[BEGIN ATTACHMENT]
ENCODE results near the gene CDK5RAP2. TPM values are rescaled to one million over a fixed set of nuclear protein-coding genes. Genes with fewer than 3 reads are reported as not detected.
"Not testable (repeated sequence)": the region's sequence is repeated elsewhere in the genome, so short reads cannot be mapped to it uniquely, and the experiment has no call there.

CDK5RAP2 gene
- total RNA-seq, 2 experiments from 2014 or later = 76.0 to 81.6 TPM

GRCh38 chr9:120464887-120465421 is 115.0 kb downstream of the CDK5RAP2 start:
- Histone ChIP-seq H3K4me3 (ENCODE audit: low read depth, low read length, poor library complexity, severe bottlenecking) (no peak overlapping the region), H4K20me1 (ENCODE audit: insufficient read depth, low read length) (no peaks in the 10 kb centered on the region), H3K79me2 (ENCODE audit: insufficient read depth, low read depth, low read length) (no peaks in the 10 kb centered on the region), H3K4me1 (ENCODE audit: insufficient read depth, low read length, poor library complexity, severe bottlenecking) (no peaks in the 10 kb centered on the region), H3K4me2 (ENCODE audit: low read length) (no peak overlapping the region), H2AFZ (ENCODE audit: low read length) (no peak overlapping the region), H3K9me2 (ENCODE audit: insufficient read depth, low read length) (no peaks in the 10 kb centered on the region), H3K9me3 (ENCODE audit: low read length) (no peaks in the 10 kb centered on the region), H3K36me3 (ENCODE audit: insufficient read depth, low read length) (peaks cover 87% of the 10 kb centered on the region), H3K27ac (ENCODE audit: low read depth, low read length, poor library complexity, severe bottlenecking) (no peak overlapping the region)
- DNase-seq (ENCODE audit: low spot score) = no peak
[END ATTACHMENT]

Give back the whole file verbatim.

ENCODE results near the gene CDK5RAP2. TPM values are rescaled to one million over a fixed set of nuclear protein-coding genes. Genes with fewer than 3 reads are reported as not detected.
"Not testable (repeated sequence)": the region's sequence is repeated elsewhere in the genome, so short reads cannot be mapped to it uniquely, and the experiment has no call there.

CDK5RAP2 gene
- total RNA-seq, 2 experiments from 2014 or later = 76.0 to 81.6 TPM

GRCh38 chr9:120464887-120465421 is 115.0 kb downstream of the CDK5RAP2 start:
- Histone ChIP-seq H3K4me3 (ENCODE audit: low read depth, low read length, poor library complexity, severe bottlenecking) (no peak overlapping the region), H4K20me1 (ENCODE audit: insufficient read depth, low read length) (no peaks in the 10 kb centered on the region), H3K79me2 (ENCODE audit: insufficient read depth, low read depth, low read length) (no peaks in the 10 kb centered on the region), H3K4me1 (ENCODE audit: insufficient read depth, low read length, poor library complexity, severe bottlenecking) (no peaks in the 10 kb centered on the region), H3K4me2 (ENCODE audit: low read length) (no peak overlapping the region), H2AFZ (ENCODE audit: low read length) (no peak overlapping the region), H3K9me2 (ENCODE audit: insufficient read depth, low read length) (no peaks in the 10 kb centered on the region), H3K9me3 (ENCODE audit: low read length) (no peaks in the 10 kb centered on the region), H3K36me3 (ENCODE audit: insufficient read depth, low read length) (peaks cover 87% of the 10 kb centered on the region), H3K27ac (ENCODE audit: low read depth, low read length, poor library complexity, severe bottlenecking) (no peak overlapping the region)
- DNase-seq (ENCODE audit: low spot score) = no peak